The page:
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Recently, Egypt has made a swath of decisions that seek to advance its strategic interests and national security.  Last Monday, President ʿAbd al-Fattāḥ al-Sīsī announced that Egypt would be providing $500 million to rebuild Gaza after the most recent violence with Israel.  Before that, while at...
Prime Minister Hishām Qandīl’s beat-about-the-bush remarks that there were no forced evictions of some families in Rafah and that only one family preferred to relocate to another area would never be bought by a KG-1 child.
Bishop Quzmān of North Sinai said President Muhammad Mursī, during his recent meetings with the evicted Coptic families that returned to their homes in Rafah, has pledged to protect Copts.
Priest Yūsuf Subhī of the Mār Jirgis Church in Rafah, which was devastated during the incidents of the January 25, 2011 revolution, said after sessions were held with the tribal chiefs and security officials, the first mass service will be held inside the church on Sunday (October 7).
President Muhammad Mursī, during his visit to North Sinai governorate on Friday (October 5), will meet with the Copts of Rafah who received threats from extremist groups, while official security sources said the visit coincides with the end of the second stage of a military operation in Sinai.
A fact-finding commission set up by the National Council for Human Rights (NCHR) that recently visited Rafah said Christian families residing in the border city are facing constant threat that overruns their right to live. [Mahmūd Hassūnah, al-Watan, Oct. 26, p. 1] Read original text in Arabic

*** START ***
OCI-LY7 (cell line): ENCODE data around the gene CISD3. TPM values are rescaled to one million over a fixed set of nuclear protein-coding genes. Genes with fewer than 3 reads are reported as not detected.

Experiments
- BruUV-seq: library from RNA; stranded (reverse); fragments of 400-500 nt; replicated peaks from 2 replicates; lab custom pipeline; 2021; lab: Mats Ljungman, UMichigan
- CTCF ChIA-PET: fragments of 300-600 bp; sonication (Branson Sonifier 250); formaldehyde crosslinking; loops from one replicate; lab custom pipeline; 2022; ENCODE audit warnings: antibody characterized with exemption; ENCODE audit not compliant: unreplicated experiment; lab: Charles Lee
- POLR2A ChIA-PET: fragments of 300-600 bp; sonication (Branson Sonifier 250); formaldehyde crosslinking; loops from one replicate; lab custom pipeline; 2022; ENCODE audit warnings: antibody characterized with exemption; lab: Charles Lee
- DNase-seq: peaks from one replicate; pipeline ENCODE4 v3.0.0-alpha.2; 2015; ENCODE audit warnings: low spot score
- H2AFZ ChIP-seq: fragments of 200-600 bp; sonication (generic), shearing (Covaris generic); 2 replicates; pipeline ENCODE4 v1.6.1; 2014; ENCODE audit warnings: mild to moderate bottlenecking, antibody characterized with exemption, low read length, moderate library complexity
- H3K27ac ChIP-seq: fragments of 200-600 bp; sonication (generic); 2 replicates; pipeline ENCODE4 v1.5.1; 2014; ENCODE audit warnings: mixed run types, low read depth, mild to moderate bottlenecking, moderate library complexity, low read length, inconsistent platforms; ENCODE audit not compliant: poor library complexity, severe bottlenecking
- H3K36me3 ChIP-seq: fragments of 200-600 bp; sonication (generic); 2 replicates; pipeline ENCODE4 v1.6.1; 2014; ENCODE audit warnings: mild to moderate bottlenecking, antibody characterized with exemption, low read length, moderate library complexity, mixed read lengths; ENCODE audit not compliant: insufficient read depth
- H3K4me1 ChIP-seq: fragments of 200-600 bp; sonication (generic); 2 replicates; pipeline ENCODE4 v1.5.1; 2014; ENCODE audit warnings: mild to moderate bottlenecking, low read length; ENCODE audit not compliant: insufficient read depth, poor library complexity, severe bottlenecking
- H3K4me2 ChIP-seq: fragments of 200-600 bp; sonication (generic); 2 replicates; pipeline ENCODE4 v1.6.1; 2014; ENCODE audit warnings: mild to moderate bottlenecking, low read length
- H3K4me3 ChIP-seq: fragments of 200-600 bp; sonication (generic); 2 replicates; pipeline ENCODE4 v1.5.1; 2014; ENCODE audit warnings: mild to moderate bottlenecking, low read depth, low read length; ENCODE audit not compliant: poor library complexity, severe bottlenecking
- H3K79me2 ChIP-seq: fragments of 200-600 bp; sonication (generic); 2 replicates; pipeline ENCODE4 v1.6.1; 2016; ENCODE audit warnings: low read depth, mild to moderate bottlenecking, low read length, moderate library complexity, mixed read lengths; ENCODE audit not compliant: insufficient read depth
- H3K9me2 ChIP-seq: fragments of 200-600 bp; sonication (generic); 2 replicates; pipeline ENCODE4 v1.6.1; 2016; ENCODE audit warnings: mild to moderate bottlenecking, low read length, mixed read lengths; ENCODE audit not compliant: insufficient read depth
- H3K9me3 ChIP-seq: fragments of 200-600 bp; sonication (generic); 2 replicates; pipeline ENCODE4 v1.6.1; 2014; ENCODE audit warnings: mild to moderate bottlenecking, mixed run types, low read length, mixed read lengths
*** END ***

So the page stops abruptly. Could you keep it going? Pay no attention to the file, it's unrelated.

A fact-finding commission, set up by the National Council for Human Rights, embarked on Thursday (October 11) on probing the conditions of Christian families in Rafah after reports some of them were forced to relocate to other areas following threats by outlaw groups.
Bishop Quzmān of North Sinai said Copts in the border governorate are between four thousands and five thousands and are indispensable part of the fabric of Sinai, adding Copts in this area do not feel they are being discriminated against. [Muhammad al-Bahrāwī, al-Misrī al-Yawm, Oct. 10, p. 2] Read...
Armored security patrols are in place to secure all of the troubled Egyptian city of Rafah, said a military source, adding news reports about a shooting attack on a Copt’s house on Saturday (October 6) were bare of truth. 
Reactions varied over President Muhammad Mursī’s visit to the city of al-‘Arīsh on Saturday (October 6), which was paid under tight security measures, while Coptic families in Rafah denied media reports about a meeting with Mursī.


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